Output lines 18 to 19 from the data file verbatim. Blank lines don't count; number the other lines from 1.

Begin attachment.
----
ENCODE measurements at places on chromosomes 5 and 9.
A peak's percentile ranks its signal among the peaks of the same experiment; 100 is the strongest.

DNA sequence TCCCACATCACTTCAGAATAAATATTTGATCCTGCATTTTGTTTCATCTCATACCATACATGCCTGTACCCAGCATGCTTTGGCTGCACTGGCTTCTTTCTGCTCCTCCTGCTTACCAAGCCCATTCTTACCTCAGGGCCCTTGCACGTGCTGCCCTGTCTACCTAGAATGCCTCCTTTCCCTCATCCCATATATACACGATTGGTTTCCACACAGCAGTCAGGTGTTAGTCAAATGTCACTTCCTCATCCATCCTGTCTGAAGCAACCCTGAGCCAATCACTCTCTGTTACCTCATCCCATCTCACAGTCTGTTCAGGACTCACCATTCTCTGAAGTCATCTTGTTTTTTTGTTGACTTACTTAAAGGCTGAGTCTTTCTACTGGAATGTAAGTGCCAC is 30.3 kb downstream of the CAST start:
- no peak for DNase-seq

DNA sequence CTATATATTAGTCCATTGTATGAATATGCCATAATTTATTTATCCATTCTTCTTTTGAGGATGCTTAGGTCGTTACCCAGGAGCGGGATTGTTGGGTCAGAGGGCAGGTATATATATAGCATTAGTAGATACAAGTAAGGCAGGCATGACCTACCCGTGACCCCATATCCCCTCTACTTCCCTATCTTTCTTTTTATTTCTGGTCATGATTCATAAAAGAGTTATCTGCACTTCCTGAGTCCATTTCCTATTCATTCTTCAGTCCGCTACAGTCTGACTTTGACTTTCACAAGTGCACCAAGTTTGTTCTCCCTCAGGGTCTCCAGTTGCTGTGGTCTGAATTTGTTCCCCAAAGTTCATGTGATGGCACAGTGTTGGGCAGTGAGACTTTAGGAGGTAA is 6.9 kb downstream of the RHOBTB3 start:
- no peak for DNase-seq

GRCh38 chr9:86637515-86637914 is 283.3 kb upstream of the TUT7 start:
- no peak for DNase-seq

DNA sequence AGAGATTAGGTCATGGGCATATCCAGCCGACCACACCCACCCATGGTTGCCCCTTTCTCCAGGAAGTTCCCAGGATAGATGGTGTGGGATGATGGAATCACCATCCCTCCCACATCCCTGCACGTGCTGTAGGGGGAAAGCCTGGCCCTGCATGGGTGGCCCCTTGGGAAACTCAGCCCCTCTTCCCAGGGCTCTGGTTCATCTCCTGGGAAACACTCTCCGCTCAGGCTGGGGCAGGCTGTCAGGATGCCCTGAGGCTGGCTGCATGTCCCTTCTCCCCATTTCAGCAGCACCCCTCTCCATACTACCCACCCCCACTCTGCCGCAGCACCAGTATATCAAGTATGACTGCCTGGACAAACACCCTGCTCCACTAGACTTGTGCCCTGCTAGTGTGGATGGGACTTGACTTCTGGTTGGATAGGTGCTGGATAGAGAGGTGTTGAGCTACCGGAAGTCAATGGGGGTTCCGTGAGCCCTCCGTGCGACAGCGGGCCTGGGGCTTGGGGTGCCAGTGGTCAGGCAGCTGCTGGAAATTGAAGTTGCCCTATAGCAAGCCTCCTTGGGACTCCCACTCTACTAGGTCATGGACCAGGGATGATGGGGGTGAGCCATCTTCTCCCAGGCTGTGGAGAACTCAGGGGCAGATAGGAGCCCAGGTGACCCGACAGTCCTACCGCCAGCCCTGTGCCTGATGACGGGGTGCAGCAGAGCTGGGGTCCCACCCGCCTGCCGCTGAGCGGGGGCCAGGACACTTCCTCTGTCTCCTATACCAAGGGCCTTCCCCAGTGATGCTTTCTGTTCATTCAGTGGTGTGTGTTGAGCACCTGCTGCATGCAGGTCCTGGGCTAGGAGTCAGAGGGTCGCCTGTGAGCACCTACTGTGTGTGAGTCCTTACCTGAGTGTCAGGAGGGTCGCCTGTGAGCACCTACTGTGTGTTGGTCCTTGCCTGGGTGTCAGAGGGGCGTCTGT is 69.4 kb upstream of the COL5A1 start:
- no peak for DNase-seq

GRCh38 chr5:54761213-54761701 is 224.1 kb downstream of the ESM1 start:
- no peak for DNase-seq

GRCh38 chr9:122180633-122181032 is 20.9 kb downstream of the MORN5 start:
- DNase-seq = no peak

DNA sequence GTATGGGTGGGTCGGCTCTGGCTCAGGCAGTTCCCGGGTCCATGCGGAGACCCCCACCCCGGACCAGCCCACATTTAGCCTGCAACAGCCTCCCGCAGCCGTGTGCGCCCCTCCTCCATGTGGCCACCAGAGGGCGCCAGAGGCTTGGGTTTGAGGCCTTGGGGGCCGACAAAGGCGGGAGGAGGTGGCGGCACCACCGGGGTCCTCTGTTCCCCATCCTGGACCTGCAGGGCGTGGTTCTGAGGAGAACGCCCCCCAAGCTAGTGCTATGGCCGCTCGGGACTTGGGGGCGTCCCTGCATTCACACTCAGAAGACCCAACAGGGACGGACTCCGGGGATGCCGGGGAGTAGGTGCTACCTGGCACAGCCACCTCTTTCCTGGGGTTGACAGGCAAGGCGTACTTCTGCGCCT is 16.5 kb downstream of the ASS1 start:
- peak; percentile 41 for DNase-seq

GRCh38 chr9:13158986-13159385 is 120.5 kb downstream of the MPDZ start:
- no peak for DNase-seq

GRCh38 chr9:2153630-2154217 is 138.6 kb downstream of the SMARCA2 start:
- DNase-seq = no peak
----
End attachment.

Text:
- no peak for DNase-seq

GRCh38 chr9:2153630-2154217 is 138.6 kb downstream of the SMARCA2 start: